"The notion that such persons are gay of heart and carefree is curiously untrue. They lead, as a matter of fact, an existence of jumpiness and apprehension. They sit on the edge of the chair of Literature. In the house of Life they have the feeling that they have never taken off their overcoats."
- James Thurber, My Life and Hard Times

Tuesday, March 22, 2011

A nouvelle post

One of the blogs I mentioned in my last post, when I was doling out Memetastic Blogger Awards like a drunken rider on a Mardi Gras float, was Synch-ro-ni-zing. I actually discovered this blog by investigating the Blogs of Note listed in my Blogger account.

(If I say the word blog-blogger-blogged-blogs one more time, it may activate my gag muscle.)

I don't know very much about the author of Synch-ro-ni-zing, except her name is Ruth and she writes beautiful poetry and takes pretty photos, and lives where she can have chickens and a lot of space to wander around and think. Hers is the one blog that makes me long to leave southern California for more space and real seasons, except I've already told Dale we can't buy a farm in the middle of nowhere because as we grow older, we'll need to be close to the pharmacy. And I still recall having to dig my car out of the snow and scrape the ice from the windshield, so the whole "real seasons" thing is only a theoretical wish.

Ruth recently posted a Nouvelle 55 on her site, based on an Edvard Munch painting. A Nouvelle is what the French call flash fiction, and someone challenged her to write a piece in 55 words, so she made up a genre: Nouvelle 55, flash fiction of 55 words based on a piece of art. She then challenged her readers to do their own.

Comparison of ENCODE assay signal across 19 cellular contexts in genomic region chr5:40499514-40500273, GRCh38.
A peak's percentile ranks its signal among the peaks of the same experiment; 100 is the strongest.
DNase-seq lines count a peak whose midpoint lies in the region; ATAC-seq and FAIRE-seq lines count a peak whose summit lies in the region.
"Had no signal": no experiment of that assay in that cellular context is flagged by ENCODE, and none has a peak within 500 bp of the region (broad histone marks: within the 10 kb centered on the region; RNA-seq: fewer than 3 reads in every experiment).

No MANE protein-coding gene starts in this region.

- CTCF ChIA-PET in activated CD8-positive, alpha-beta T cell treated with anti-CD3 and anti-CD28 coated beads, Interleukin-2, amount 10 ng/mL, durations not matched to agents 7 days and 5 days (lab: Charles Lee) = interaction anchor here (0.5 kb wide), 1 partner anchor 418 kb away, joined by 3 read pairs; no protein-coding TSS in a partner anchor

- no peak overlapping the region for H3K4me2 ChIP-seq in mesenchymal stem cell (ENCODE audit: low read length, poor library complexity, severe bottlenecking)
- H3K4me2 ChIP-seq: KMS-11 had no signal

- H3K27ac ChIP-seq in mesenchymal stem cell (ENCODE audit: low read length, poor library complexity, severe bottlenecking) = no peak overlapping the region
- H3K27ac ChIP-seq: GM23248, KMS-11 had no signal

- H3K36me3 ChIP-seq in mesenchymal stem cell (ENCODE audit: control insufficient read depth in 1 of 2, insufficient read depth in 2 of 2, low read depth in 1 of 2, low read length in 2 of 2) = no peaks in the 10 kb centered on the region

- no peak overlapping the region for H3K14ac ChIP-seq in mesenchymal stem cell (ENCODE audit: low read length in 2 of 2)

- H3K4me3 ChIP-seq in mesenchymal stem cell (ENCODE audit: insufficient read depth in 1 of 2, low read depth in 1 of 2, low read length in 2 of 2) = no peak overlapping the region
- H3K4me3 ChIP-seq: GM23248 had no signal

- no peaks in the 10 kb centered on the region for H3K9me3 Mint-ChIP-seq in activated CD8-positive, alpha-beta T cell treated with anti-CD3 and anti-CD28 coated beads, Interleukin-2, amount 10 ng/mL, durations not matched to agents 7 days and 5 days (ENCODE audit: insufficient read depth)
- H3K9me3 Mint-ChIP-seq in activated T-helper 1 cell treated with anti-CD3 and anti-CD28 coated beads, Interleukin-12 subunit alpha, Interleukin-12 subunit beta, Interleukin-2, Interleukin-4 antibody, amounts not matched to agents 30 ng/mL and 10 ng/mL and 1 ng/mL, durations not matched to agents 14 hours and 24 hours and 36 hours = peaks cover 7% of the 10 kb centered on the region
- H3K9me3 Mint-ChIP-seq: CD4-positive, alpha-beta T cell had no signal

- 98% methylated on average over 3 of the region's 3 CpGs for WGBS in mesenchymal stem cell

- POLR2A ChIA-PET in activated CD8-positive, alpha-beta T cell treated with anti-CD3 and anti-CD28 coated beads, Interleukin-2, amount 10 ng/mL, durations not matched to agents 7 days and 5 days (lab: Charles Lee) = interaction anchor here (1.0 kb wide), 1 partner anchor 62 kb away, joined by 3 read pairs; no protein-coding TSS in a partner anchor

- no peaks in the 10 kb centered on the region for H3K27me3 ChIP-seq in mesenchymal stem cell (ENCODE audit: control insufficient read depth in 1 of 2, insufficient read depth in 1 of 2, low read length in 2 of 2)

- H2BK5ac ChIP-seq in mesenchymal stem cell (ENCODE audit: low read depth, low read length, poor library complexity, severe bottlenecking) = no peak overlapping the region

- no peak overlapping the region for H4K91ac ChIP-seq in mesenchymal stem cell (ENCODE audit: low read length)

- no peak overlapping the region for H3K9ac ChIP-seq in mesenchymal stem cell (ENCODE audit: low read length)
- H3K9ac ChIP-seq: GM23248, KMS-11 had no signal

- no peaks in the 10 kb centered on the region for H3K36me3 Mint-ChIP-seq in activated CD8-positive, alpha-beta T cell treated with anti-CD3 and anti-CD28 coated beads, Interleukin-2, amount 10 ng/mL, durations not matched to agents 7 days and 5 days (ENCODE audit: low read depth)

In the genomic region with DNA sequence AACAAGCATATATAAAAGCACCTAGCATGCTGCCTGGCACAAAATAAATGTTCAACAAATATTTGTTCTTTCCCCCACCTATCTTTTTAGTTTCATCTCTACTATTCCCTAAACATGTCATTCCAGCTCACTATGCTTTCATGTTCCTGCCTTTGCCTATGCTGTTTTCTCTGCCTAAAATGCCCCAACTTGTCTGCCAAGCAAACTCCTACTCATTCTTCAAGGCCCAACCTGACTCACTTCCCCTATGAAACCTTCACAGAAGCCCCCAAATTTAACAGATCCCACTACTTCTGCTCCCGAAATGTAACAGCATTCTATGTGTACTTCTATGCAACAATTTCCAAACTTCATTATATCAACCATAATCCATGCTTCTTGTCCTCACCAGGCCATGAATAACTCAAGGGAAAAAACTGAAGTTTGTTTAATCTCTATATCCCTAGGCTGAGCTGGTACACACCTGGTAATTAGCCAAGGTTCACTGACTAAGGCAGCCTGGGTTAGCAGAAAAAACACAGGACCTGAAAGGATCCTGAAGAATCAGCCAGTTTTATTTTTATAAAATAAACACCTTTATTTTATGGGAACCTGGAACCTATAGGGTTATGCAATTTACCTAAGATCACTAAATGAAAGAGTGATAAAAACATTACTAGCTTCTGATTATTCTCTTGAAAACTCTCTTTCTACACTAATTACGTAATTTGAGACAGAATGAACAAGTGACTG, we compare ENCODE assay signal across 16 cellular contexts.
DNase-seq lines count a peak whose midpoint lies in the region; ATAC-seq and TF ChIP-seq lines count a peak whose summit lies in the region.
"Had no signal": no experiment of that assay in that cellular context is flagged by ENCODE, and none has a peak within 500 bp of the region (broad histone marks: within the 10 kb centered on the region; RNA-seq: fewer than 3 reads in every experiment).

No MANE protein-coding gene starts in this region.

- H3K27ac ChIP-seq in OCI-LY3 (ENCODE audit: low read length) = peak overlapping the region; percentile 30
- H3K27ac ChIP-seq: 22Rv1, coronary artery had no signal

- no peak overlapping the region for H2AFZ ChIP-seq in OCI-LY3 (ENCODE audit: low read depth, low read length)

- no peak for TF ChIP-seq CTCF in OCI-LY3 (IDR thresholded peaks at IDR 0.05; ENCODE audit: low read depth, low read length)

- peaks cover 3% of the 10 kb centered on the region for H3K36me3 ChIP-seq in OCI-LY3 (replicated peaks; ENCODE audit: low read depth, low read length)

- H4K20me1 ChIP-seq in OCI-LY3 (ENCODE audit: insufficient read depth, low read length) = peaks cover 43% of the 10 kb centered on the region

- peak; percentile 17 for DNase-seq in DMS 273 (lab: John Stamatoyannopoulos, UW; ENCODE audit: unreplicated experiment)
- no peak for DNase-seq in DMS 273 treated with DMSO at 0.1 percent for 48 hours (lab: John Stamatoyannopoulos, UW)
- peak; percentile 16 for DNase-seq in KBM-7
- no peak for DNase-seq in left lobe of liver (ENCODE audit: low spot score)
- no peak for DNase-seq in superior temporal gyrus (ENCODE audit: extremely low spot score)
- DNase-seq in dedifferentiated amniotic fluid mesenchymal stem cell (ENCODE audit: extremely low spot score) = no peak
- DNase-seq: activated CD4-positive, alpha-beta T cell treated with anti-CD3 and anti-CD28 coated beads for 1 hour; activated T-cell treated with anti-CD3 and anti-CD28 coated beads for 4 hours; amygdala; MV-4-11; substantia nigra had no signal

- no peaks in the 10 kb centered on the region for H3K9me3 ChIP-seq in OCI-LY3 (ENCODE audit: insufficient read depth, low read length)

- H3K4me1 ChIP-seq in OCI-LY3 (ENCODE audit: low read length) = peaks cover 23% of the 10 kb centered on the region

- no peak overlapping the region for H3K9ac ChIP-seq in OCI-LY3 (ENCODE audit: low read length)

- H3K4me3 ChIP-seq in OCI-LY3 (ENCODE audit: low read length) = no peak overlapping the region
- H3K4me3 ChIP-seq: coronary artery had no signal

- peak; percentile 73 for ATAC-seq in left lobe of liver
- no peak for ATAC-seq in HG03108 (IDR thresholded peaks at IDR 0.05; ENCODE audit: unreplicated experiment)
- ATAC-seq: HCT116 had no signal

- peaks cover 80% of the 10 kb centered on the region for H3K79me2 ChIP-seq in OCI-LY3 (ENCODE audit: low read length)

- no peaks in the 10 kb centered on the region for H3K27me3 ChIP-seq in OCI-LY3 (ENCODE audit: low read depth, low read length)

How could I resist? I love flash fiction. I even have some of my scribbles posted on my website, under the category Fiction in a Flash.

So I took one of my favorite paintings, Woman with a Parasol, by Monet (which I've actually seen in the National Gallery of Art, Washington, DC).

And here's what I wrote:

You use more than paint and canvas.
You consume lives.
"Stand just so - hold it! Don't move."
In the glow of evening, we expect the same fire
Of passion in your arms
But we cannot receive any because it isn't yours to give.
It belongs to Art.
Hurry, finish! I grow tired here.

Your turn. Find a piece of art, a sculpture, a photo, something that makes your mind tell a story. Then share it with the rest of us.

Well, go on. What are you waiting for?


Brian Miller said...

nice. art has much of my fire but i try to keep enough to warm the house in the evening...smiles.

Gayle Carline said...

Brian - thanks for leaving a comment. The Monets might have had a perfectly wonderful marriage, but when I was looking at the painting, I got this, 'take the damn picture' vibe from her. We have these mental cliches, that artists are passionate lovers and accountants are not. What if Art drained the artist of their creativity in other areas?

I'm glad you can still keep your house warm, though!

Sean Vessey said...

I enjoyed your words and flash fiction. Thank you. Yhey are stealing more than images are they not...

Anonymous said...

You are so right Gayle. Art, whether in the form of poetry, photography, painting, music or whatever else one might be passionate about does indeed consume lives.

Well written and concise, descriptive and humorous...you hit it on all cylinders. Good job and challenging as well!

Gayle Carline said...

Sean - thank you for your kind words. In one sense, the artists immortalize their models. In another sense, so much time wasted in a pose. Perhaps it's just my own busy life, thinking of all the things I could be doing if I wasn't holding a parasol in the middle of a field.

Gayle Carline said...

Tolbert - I'm honored. Thanks. Art does consume us, whether we are too busy writing a scene to pay attention to a real conversation, or too occupied by the light on the curtains to notice the house is on fire.

Shashi said...

Nice post Gayle... I enjoyed reading it. thanks for sharing..

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Om Namah Shivaya
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